During that second day of 4 hour refreshments, I prepare the aromatic mixture, though I use vanilla extract instead of using vanilla beans. (I substitute 2 – 3 tsp of vanilla extract for 1 vanilla bean. Someday I’ll spend the money to actually use real vanilla beans.) That evening, I mix my first dough. I pretty much follow the Fables de Sucre recipe as written, with just a couple tweaks. First, I use high gluten flour for panettone. A good panettone will rise up to 6 times the original volume of the dough and that requires some pretty strong gluten, especially since you add so many egg yolks and so much butter. I got some General Mills All Trumps Flour with 14.2% protein from an on-line website. I also found that I had to add more water to the first dough than the recipe called for, just to get the dough to come together before adding the egg yolks and butter. Once the dough is done (passes the window pane test), I put it in a large cylindrical food-grade container, mark the dough level and put it in the proofing box at 85 degrees F over night.
Before going to bed, I prepare the dried fruit inclusions. I am not a huge fan of the candied fruit rind used in traditional panettones, so I substitute a combination of raisins, golden raisins and dried cranberries. I use equal amounts of each for a total weight that corresponds to the same total weight of raisins + candied fruit rinds listed in the Fables de Sucre recipe. To re-hydrate the raisins, I use equal amounts of water and white rum to just cover them. For the dried cranberries, I use equal amounts of water and brandy. I cover the containers with cling wrap and let them soak over night.
The next morning I drain raisins/cranberries and remove the excess moisture with paper towels. By this time, the first dough should have tripled in volume after rising for about 12 hours. I follow the recipe for the second dough pretty much verbatim, except I only add about half the water listed in the recipe. Note, I pre-load long wooden skewers (11.75”) into the panettone molds before placing the final dough into them, as recommended by the Wild Yeast blog. I also have reduced the amount of dough they specify per loaf from 550g to 530g for a 5.25” panettone mold. After loosely covering the loaded molds with plastic bags, its back into the proofing box for the final rise. It takes another 8 – 10 hours or so before the dough crests above the panettone molds and is about ½ inch below the top of the mold at the sides.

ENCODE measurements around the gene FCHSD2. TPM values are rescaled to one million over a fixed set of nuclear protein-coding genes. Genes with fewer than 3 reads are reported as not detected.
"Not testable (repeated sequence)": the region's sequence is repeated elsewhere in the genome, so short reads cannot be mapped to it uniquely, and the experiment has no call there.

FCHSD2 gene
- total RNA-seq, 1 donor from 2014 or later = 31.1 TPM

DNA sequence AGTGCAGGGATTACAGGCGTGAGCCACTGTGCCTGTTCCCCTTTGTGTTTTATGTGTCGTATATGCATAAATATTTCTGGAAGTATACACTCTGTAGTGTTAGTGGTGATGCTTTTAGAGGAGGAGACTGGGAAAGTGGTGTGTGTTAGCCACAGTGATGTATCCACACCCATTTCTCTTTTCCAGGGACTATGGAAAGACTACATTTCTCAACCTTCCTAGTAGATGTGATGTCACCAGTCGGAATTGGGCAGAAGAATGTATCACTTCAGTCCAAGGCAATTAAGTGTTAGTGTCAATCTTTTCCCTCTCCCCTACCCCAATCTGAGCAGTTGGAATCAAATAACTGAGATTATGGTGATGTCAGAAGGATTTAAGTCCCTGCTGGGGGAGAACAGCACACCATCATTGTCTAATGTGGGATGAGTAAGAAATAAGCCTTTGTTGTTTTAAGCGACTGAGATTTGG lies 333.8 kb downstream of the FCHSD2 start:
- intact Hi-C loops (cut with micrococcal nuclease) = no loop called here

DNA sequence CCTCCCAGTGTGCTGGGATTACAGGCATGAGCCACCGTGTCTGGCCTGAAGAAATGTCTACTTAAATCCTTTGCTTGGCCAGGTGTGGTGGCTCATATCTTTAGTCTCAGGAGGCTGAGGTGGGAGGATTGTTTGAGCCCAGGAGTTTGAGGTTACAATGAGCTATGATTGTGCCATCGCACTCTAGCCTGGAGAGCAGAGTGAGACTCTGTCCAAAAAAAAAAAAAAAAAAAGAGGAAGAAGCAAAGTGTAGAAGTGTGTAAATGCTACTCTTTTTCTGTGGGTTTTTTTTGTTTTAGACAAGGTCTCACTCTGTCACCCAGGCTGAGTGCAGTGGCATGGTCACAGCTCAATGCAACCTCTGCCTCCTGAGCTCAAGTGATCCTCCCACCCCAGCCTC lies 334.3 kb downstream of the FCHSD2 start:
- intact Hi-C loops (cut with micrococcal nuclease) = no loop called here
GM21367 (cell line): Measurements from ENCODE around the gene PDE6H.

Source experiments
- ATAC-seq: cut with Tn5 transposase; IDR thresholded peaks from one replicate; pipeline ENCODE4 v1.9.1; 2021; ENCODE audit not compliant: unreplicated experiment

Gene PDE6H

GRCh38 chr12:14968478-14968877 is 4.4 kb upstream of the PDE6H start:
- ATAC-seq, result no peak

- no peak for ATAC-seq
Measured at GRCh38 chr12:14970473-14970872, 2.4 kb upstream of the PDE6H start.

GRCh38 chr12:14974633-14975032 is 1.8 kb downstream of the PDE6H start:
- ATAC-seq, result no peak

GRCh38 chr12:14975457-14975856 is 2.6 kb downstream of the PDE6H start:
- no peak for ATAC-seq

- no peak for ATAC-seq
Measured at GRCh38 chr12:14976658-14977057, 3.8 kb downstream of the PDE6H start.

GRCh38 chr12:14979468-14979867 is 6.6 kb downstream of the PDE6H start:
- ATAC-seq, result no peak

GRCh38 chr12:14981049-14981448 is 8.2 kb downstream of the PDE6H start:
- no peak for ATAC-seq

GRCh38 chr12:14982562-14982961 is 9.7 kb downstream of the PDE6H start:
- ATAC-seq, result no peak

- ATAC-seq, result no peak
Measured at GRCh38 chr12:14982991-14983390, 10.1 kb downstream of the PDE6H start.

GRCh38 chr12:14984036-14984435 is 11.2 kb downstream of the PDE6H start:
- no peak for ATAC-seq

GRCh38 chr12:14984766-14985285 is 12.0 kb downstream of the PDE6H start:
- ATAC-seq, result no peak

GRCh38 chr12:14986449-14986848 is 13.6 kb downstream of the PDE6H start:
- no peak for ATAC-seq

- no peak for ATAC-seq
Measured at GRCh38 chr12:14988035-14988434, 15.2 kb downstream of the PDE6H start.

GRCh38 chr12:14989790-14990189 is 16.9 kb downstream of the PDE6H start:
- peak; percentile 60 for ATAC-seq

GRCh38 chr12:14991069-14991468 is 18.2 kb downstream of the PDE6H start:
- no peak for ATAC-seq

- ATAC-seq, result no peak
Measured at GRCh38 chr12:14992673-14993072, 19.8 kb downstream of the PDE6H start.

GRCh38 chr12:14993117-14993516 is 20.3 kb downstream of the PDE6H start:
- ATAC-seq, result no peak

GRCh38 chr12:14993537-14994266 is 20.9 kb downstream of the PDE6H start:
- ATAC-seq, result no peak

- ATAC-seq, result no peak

Before going in the oven, I like to use a hazelnut almond topping with some Swedish pearl sugar on my panettone. I got that recipe from the Martha Stewart web site from an Italian master baker by the name of Gabriele Riva. He also has his own panettone recipe there.
I bake them, as in the recipe, for 50 minutes at 329 degrees F until the internal temperature is at least 201 degrees F. . Well, here are the results…